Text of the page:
Once again, the soaring US$ Index hit fresh 52-week highs as funds continue to flee the EU, Japan, and now even the U.K. The go-to choice is the U.S. dollar and usually parked in U.S. treasury securities. U.S. treasuries continue to yield higher than what you can get in the EU and Japan in particular; hence the attractiveness of the U.S. dollar and U.S. treasury securities. Other currencies were down with the euro off 0.3%, not quite hitting fresh 52-week lows but all the other currencies did hit fresh 52-week lows. The Swiss franc lost 1.5%, the pound sterling was down 1.9%, while the Japanese yen dropped a sharp 2.0% and appears to be in a free fall. Japan has refused to budge on interest rates and their economy is start to show signs of cooling considerably. High energy prices are also hurting Japan as they are highly dependent on imported oil and gas. The Canadian dollar also fell, down 0.9% and is now down 0.6% on the year.

Despite the rise for the US$ Index this past week, we once again have hit the top of the bull channel. What we need now is a retreat from that high this coming week. We have taken highs seen way back in April/May 2020 and that could suggest we could see a rise towards the 2020 spike high of 104. To the downside, a break back under 100 would be positive, but we really need to see a break under 99 to convince us that the dollar rally is over.



The metals did not enjoy a positive week. Gold fell 2.1% after probing above $2,000, then promptly fell 3.4% over the next four days. Silver fared worse, falling 5.6%, platinum was down 6.7%, but palladium hung on gaining 0.9%. Copper also fell down about 3.0%. But it was the gold stocks that really suffered as the Gold Bugs Index (HUI) fell 9.3% and the TSX Gold Index (TGD) was down 7.9%. While there are many positive reasons gold should be rising in this inflationary period, instead gold fell, spooked by a hawkish Fed and talk of a 75 bp hike in the Fed rate at the May 4–5 FOMC meetings. Not helping was the US$ Index once again hitting fresh 52-week highs and the U.S. 10-year treasury note also hitting fresh 52-week highs just under 3%.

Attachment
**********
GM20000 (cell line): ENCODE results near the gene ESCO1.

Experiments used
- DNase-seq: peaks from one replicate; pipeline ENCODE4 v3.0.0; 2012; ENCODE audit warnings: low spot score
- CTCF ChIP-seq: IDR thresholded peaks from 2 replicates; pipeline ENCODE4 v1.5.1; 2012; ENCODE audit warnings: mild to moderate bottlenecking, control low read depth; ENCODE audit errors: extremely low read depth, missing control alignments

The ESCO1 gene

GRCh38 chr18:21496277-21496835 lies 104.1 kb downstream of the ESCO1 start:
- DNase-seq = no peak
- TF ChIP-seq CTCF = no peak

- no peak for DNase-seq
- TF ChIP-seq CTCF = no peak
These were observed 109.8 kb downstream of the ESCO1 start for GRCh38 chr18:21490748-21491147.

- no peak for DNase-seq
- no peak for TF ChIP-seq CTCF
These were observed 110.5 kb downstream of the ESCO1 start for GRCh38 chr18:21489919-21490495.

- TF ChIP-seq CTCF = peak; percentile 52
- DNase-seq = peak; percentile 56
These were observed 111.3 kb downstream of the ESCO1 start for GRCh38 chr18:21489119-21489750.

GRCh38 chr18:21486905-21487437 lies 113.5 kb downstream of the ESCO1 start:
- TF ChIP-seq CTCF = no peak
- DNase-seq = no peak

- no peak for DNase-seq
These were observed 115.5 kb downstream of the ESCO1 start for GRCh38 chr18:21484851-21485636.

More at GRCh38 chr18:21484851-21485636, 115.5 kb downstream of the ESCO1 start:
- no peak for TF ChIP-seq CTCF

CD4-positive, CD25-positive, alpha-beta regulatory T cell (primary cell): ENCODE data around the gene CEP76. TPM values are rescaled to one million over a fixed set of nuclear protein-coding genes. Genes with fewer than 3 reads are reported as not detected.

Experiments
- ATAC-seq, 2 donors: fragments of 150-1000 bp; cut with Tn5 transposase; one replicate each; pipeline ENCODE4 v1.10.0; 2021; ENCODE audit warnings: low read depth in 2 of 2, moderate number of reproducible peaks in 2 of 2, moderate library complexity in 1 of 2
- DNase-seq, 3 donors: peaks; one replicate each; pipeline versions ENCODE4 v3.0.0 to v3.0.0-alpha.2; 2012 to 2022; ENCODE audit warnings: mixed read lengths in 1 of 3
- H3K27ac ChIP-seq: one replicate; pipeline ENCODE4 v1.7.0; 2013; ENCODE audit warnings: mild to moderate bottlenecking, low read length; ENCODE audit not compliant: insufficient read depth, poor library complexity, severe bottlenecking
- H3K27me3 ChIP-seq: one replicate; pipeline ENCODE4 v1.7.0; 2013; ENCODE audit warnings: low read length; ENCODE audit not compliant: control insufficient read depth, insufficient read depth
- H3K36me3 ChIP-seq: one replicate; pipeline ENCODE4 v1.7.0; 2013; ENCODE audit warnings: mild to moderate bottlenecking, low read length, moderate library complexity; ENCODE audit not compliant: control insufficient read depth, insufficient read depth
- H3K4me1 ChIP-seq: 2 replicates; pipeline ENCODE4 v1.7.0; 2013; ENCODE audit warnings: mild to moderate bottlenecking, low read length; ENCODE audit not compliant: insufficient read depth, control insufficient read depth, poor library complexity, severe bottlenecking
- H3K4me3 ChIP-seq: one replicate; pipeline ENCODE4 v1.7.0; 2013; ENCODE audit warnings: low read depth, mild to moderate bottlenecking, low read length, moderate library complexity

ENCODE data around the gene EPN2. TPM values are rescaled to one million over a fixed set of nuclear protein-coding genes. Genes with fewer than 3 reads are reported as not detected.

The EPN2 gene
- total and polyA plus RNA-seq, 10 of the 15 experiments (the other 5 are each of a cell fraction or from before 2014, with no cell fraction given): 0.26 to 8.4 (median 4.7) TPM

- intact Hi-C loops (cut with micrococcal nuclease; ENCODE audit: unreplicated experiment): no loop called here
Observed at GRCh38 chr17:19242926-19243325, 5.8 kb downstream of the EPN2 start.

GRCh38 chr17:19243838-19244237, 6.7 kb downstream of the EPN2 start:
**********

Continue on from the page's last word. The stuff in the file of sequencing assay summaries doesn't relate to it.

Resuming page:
While the Fed appears to be turning more hawkish, hiking interest rates further could risk triggering a slowdown in the economy and even help push the economy into a recession. Coupled with inflation, that would translate into stagflation—rising inflation and a slowing economy. Gold appears to be breaking a support line as it also tests the 50-day MA. Clear support is seen down to $1,900 but a break under that level would be negative. The next good support is not seen until $1,870 and then down to $1,830. Under $1,830 the gold rally is officially over. Many continue to give quite valid arguments that gold is going to go much higher. And longer term charts still support that view. But the short-term picture has been clouded by the weak performance this past week. The result is that the short-term trend has turned down for gold and silver although the weekly intermediate up trend remains intact.

We need to regain above and close above $2,000 to convince us that we are headed higher. A move above $2,035 would confirm a move to new highs above $2,078 the most recent high. Despite the weakness this past week, demand appears to be good with demand from gold dealers, asset managers seeking to hedge against inflation, potential lower growth, geopolitical concerns, and the now high volatility for the stock and bond markets.

Our usual source for the COT appears not to have updated this past week. But we did look at the CFTC report, which we admit can appear daunting to most users, and the commercial COT (bullion companies and banks) reported that longs rose roughly 3,500 contracts and shorts fell over 9,000  contracts. That left the commercial COT at 24%, up from 23% the previous week. Overall open interest fell over 2,400 contracts. The large speculators COT (hedge funds, managed futures, etc.) saw them shed roughly 7,400 longs and add over 7,000 shorts. This is what we would expect from the large speculators when the market falls. However, overall, we view this past week’s report as somewhat positive.